Shortcuts to Blogger Media and Publicity for Your Business

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Best practices may not be the most practical when it comes to getting coverage for your business. If you’re a small startup or a bootstrapped company, you probably don’t have the time or money to do all the right things. If you have to take shortcuts, can you still get bloggers to cover your startup without the relationship building many social media pundits suggest? Certainly, though it will still take some work on your part.

Best Practices for Engaging Bloggers

When I was first challenged with getting bloggers to pay attention to the startup I was with, I looked for the “best practices” for engagement. I found articles like this one from Chris Brogan, How to Build Your Brand Online. It’s a bit dated (though I think this was one of my early reference points) but the fundamentals are still valid.

For me, however, the key points made are below and I found I couldn’t fully embrace them.

  • Learn who’s talking about you (or your company, or the other keywords you put into your reader), and engage them in conversation on their site.
  • Make relationships with others before you need them on social networks.

Sure, you need to know who’s talking about your category or subject area. If you’re a tech startup, you want tech writers. If you make boutique pet collars and go after tech bloggers, you’re barking up the wrong tree (sorry about that). But I don’t believe you have to engage in the conversation on their site. It’s a “nice to have” but not a necessity.

You do, however, have to be aware of what they cover and how they cover it. That’s the key point. If you don’t have the credibility of a relationship, substitute respect. Respect will help you earn trust in a short time frame, even a single email.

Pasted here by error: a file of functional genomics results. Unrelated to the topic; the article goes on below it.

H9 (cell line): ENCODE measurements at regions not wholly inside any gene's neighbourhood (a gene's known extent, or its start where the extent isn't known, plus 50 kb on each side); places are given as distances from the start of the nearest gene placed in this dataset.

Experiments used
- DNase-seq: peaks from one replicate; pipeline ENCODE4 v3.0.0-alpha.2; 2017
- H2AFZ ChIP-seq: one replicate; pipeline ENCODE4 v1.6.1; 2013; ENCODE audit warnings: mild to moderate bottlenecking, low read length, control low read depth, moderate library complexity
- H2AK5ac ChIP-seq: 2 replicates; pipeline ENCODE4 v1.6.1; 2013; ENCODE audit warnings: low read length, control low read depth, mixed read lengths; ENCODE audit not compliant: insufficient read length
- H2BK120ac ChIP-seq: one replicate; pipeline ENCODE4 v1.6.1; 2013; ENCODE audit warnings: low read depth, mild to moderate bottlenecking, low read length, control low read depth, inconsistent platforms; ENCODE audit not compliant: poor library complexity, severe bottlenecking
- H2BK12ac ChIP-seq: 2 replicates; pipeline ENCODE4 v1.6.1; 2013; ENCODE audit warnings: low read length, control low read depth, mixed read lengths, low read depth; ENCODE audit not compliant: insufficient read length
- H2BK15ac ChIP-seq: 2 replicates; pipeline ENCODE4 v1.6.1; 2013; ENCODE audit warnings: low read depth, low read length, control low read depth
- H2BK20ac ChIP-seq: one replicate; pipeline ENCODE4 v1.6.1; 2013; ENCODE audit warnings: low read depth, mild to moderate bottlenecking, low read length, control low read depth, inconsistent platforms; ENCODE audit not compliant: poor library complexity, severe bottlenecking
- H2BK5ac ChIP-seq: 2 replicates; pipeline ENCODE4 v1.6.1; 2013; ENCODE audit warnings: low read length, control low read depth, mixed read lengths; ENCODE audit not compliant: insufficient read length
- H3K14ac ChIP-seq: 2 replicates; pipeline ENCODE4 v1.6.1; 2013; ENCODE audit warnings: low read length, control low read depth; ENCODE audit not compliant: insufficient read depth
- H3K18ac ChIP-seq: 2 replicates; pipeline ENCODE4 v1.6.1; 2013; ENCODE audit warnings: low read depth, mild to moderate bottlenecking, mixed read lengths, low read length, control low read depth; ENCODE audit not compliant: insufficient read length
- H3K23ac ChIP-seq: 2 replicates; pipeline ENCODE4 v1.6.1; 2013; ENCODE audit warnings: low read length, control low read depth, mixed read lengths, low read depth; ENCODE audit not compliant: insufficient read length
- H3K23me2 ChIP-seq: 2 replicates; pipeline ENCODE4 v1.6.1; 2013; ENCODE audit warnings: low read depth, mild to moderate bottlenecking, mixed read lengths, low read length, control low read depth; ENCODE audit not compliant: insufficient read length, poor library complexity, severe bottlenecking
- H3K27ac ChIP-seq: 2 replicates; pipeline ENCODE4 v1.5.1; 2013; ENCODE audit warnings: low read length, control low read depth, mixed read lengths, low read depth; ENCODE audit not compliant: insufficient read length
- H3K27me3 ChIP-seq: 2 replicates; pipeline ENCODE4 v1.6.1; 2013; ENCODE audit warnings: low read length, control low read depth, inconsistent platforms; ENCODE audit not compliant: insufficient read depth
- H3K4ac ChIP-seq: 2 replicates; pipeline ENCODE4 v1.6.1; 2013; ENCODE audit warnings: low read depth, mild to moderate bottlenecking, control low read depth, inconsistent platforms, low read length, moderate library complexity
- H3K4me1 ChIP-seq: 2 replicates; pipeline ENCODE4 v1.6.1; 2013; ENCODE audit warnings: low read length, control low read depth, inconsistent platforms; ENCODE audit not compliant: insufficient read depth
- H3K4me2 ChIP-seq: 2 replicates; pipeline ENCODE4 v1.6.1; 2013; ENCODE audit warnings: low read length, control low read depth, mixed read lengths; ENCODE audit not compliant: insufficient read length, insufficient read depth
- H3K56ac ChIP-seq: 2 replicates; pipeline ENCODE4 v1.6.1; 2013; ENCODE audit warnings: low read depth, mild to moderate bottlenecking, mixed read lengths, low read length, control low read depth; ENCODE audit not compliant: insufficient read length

Have a News Worthy Story

This will be the biggest time saver – if you don’t have a news worthy story, don’t bother. The easiest way to figure this out is finding what is “new” about the information you’re presenting. This sounds pretty basic, but we often get swept up with wanting to talk about any milestone we’ve achieved. That may not be enough for a blogger to want to share the story with their audience. In the best cases, you’re going to get a small percentage covering your story. Basically, I try to feel good about the story I’m sending. In the theme of respect, I may not hit the target for the writer on that particular day, but I probably haven’t burned any bridges either.

Understand the Blogger and Their Audience

When you’re building your list of writers to contact, you need to spend a little time on their site understanding what they write about and who they are. Fortunately, you can gather this quickly by scanning the Categories and their About text. Reading the About text will give you insights into the vision of the blog as well as personal information about the blogger. These are all easy ways you can build a connection. Acknowledge a shared passion, compliment past successes.

The categories are helpful because even serious blogs may have their off-subject topics like a Friday Grab Bag or random posts. This can create an opportunity for you to find a story fit even if it’s outside the blogs normal editorial focus – and you can call this out in your pitch to them.

This effort to personalize the pitch shows you’ve taken some time to learn about them. They aren’t just receiving an email template that you’re blasting out.

Keep Your Email to the Point

We’re all time strapped, and think how cluttered your mailbox is. Now imagine what it looks like if you’re a writer that lots of people want to cover their startup, company or product. Yeah, pretty scary. So get to the point.

Your first sentence should be the ask. Second, some compelling information about why this is so important. Follow those up with a link to where they can experience this brilliance themselves, and the CEOs direct contact info (if that’s not you) – email and cell number.

What I also tend to do is provide additional detail after the email signature. My thoughts are that if I’m trying to respect someone’s time, it doesn’t hurt to have the detail there as long as it’s optional reading. That’s why the first section is to the point and conveys all they need to know to grasp the pitch. If they’re interested, they can read more. If not, they can move on – but I know they at least got the essence of my story idea.

Where do I put that “personal” information I gathered when I was on their blog? That’s a call I make when I’m writing to that writer. Sometimes I lead with “I read your story on _____ and felt a natural extension is the work we’ve done with our product.” Or, I might lead with the pitch but follow up with something that personalizes the message. Try both and see what feels more natural to your own style.

I’ll continue this discussion in another post. I welcome feedback and comments about what works for you.

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